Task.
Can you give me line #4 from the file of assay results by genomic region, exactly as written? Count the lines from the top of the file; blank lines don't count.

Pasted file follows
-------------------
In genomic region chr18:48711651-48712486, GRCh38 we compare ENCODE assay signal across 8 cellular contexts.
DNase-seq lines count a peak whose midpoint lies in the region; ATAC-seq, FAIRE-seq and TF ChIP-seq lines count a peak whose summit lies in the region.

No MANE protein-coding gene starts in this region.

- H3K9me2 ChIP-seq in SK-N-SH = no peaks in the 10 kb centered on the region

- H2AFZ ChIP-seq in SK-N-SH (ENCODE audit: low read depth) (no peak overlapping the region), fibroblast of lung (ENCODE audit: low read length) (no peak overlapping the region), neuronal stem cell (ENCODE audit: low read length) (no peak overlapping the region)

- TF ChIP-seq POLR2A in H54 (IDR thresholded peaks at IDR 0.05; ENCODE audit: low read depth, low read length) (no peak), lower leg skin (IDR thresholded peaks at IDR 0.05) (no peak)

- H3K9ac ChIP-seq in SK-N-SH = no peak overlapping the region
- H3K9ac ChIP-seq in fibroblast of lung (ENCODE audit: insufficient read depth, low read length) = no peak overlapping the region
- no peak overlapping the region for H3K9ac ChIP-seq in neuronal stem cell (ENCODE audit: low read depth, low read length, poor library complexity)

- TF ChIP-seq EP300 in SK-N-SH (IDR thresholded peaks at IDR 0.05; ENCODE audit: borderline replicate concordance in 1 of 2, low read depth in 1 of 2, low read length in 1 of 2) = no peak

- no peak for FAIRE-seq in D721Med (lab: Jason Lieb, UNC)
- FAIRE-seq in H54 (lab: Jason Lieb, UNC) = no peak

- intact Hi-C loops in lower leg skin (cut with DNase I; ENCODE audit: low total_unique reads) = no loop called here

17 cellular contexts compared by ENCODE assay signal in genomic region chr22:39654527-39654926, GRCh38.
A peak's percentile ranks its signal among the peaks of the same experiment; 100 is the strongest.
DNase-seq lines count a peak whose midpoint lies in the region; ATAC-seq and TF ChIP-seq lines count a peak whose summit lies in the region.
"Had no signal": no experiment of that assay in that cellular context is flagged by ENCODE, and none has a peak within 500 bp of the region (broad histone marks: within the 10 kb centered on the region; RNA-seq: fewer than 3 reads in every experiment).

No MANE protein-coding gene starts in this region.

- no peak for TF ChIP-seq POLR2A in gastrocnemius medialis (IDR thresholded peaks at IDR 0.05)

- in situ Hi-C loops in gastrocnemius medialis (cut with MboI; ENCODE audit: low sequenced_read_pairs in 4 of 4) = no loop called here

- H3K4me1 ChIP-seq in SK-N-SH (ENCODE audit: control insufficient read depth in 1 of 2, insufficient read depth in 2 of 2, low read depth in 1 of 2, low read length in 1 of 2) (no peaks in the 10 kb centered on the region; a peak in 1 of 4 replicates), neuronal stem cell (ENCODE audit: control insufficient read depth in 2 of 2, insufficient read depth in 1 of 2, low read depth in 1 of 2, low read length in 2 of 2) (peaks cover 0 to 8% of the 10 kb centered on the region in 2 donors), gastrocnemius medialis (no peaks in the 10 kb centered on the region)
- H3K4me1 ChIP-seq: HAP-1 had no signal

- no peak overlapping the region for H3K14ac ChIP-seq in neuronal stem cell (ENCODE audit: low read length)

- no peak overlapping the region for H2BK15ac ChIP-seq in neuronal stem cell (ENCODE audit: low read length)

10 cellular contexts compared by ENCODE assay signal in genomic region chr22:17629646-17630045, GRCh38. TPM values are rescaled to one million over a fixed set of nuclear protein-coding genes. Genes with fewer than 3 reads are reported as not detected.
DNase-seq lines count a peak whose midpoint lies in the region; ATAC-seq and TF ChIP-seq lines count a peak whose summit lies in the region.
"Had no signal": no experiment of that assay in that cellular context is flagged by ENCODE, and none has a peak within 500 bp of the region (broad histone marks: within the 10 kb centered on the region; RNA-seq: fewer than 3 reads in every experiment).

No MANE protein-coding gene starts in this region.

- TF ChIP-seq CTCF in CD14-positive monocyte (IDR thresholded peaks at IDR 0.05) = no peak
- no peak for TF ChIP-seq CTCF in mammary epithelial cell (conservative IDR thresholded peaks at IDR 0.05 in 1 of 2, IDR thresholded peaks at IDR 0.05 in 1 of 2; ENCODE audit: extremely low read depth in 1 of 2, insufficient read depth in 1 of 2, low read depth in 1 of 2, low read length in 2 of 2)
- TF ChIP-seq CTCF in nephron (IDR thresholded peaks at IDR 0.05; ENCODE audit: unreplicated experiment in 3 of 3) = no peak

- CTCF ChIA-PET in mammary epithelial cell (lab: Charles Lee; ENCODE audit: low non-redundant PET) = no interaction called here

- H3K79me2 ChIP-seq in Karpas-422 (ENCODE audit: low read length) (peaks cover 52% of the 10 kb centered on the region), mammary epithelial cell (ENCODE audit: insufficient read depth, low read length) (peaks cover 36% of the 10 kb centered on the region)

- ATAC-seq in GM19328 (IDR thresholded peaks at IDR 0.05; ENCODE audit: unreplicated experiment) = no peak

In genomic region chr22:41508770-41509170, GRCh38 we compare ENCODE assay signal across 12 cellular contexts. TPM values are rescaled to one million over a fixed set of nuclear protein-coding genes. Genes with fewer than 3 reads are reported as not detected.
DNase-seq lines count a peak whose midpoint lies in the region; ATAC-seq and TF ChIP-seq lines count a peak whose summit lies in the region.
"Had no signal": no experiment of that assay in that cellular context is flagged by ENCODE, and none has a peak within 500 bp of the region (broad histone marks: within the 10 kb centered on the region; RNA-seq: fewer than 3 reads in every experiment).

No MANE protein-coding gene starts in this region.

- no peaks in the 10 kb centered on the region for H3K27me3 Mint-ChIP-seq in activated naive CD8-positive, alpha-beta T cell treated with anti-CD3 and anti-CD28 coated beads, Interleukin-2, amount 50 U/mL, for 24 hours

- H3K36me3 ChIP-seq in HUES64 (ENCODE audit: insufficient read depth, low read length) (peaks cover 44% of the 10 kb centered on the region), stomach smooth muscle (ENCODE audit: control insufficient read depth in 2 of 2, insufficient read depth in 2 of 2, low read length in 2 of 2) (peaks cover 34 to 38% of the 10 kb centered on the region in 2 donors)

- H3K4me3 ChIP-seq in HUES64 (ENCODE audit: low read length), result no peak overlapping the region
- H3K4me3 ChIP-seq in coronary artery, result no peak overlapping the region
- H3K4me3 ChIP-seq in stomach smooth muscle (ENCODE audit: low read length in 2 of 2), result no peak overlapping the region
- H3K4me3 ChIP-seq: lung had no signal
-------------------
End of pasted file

- H3K9me2 ChIP-seq in SK-N-SH = no peaks in the 10 kb centered on the region